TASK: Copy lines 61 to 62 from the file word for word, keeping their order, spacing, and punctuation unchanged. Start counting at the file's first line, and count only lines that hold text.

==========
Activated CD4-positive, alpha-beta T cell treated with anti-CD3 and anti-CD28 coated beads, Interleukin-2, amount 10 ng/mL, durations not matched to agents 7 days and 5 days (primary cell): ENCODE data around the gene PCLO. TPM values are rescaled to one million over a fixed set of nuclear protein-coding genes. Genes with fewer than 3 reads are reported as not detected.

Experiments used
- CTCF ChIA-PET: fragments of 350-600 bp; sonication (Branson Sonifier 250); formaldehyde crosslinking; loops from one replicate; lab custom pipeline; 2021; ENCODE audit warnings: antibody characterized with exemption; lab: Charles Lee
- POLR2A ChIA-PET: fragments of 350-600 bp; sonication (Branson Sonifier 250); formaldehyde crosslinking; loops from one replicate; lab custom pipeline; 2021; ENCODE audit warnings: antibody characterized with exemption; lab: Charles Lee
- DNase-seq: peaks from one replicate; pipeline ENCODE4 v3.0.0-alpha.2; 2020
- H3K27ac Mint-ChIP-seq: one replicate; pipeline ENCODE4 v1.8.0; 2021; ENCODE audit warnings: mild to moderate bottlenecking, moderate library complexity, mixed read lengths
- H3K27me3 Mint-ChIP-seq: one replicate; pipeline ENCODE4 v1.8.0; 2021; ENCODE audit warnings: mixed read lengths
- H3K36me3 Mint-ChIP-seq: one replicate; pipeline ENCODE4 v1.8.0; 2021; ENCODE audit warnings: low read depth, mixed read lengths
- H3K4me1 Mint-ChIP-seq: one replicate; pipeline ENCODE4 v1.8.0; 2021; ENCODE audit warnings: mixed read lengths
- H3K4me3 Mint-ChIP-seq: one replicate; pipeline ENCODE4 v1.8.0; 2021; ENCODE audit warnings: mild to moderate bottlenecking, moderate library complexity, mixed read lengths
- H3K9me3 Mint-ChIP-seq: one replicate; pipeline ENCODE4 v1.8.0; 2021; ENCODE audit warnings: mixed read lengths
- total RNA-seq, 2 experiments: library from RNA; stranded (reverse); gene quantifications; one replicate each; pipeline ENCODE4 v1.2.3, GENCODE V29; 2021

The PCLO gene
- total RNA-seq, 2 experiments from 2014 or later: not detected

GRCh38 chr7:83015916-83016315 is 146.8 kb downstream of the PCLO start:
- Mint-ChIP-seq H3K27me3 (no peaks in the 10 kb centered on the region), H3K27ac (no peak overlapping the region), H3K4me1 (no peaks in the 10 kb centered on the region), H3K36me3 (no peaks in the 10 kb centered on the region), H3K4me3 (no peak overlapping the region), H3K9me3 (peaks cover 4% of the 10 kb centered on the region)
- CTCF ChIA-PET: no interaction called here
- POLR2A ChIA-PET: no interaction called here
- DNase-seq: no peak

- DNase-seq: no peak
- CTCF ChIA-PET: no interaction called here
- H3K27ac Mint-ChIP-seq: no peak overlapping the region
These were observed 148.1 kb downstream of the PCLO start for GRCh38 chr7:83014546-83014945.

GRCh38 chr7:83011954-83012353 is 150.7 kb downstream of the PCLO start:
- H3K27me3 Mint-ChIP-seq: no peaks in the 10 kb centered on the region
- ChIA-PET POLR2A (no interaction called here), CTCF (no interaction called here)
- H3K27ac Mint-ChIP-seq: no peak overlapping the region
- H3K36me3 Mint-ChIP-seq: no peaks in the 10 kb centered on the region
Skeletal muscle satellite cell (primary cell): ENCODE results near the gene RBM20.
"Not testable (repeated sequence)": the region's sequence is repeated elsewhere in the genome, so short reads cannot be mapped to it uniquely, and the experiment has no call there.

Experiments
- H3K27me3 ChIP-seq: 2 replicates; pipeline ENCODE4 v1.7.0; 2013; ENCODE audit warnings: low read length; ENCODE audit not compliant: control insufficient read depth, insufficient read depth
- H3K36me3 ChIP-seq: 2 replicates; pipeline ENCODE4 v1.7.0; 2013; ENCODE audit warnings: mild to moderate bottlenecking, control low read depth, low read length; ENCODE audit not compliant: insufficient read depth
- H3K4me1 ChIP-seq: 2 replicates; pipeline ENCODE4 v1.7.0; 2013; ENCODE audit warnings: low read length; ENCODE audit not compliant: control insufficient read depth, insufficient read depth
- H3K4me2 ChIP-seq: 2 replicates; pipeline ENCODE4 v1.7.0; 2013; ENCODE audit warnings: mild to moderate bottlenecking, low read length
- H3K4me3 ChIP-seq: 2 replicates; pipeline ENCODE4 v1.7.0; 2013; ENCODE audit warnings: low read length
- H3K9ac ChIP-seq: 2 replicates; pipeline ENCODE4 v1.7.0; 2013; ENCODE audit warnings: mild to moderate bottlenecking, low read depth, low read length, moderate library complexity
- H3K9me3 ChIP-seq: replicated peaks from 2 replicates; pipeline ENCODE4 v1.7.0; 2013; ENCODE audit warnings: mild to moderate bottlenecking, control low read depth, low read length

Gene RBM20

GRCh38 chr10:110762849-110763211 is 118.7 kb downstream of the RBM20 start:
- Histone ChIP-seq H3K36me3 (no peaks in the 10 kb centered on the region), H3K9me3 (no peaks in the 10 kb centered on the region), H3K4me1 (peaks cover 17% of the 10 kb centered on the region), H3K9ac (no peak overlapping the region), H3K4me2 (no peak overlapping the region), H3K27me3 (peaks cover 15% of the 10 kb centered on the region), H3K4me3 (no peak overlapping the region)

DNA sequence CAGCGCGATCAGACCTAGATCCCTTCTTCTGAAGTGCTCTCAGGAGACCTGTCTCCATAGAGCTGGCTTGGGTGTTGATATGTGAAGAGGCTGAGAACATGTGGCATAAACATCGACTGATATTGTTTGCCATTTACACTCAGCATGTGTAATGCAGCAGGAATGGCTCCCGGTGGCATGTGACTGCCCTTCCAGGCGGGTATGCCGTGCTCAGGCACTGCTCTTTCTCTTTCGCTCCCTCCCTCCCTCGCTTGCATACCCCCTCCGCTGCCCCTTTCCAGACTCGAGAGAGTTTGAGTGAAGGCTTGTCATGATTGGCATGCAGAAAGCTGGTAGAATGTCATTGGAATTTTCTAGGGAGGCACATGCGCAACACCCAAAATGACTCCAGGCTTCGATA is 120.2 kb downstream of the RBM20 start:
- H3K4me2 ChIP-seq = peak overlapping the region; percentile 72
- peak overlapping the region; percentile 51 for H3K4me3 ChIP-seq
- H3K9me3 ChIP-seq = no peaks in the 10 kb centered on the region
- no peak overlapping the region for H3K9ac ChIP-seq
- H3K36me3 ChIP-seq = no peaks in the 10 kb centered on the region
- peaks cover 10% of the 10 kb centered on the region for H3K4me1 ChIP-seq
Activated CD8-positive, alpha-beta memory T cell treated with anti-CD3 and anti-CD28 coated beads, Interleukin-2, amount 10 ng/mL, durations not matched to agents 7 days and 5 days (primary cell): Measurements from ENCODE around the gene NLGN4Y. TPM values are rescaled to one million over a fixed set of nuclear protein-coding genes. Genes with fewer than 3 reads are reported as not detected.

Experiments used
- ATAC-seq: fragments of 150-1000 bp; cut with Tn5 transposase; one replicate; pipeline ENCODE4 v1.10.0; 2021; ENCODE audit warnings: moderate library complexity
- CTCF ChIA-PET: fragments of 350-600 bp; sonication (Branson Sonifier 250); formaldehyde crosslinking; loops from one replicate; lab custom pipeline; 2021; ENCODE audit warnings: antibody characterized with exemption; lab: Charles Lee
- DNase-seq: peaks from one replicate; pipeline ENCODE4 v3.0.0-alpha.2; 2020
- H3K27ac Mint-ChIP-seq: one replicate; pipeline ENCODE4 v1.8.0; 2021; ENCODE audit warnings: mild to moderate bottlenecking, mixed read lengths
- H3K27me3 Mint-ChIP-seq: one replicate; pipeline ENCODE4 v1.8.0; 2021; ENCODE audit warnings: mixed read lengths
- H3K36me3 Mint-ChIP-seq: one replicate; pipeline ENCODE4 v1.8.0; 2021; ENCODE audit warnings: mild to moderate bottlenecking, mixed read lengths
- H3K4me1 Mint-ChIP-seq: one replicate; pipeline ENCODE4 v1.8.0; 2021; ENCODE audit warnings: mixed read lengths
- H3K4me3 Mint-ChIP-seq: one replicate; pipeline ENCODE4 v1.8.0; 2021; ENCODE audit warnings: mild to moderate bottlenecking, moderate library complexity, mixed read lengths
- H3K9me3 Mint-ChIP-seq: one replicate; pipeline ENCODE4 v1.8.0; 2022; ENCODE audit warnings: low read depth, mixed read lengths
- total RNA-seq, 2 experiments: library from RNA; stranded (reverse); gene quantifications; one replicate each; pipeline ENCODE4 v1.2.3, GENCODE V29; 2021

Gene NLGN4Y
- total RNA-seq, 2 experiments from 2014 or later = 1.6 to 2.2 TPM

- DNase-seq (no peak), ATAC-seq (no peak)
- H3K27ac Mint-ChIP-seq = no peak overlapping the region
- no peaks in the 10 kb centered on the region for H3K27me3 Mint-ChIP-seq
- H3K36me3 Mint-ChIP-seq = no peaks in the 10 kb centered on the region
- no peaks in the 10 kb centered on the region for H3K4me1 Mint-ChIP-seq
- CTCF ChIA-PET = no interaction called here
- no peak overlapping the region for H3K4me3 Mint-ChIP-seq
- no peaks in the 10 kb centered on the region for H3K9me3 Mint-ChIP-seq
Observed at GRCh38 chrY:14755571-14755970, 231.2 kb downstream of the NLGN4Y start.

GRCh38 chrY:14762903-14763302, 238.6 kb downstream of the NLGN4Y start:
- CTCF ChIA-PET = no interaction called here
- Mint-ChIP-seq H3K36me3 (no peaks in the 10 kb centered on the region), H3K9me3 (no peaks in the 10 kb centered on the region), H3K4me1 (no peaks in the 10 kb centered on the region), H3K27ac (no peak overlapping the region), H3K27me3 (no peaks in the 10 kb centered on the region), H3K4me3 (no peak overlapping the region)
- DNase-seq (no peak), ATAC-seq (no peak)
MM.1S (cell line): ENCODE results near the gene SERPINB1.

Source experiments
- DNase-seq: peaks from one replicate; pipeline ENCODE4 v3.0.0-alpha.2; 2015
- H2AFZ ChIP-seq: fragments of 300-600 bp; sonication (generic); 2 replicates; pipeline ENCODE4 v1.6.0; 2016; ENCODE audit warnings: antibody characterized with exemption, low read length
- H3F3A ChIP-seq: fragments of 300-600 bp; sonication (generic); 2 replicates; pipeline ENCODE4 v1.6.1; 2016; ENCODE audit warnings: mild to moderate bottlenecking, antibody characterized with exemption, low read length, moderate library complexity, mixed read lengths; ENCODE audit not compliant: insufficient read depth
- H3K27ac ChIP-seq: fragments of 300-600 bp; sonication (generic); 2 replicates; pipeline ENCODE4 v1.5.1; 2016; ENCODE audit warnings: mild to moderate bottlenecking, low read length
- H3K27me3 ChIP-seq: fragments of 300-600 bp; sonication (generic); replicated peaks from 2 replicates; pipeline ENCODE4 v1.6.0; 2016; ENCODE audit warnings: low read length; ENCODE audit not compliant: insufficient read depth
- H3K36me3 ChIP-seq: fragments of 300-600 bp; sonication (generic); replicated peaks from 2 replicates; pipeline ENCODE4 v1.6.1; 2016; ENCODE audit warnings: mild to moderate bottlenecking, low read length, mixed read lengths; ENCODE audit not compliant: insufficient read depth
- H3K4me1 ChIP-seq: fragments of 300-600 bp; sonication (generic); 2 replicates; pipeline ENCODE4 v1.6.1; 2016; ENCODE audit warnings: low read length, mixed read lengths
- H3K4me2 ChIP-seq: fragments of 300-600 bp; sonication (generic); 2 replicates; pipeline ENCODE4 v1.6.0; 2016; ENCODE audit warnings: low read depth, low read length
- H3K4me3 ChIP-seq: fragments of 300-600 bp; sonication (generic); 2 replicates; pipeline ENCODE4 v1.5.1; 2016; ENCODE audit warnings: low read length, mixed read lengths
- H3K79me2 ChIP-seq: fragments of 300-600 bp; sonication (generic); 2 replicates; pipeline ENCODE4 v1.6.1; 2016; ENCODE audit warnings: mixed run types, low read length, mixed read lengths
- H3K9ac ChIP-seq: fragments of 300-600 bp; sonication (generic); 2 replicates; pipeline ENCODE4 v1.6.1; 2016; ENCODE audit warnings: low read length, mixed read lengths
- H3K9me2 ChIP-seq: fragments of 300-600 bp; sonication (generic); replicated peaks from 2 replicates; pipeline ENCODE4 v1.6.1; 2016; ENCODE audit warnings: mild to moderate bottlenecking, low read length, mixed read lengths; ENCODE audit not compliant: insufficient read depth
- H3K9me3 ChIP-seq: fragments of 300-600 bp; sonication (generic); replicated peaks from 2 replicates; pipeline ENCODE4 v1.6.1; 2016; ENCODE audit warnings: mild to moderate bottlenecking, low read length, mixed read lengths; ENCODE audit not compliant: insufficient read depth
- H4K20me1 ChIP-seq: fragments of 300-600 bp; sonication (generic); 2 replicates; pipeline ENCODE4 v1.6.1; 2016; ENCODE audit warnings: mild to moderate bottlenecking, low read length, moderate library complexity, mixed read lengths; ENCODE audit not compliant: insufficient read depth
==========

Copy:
Gene NLGN4Y
- total RNA-seq, 2 experiments from 2014 or later = 1.6 to 2.2 TPM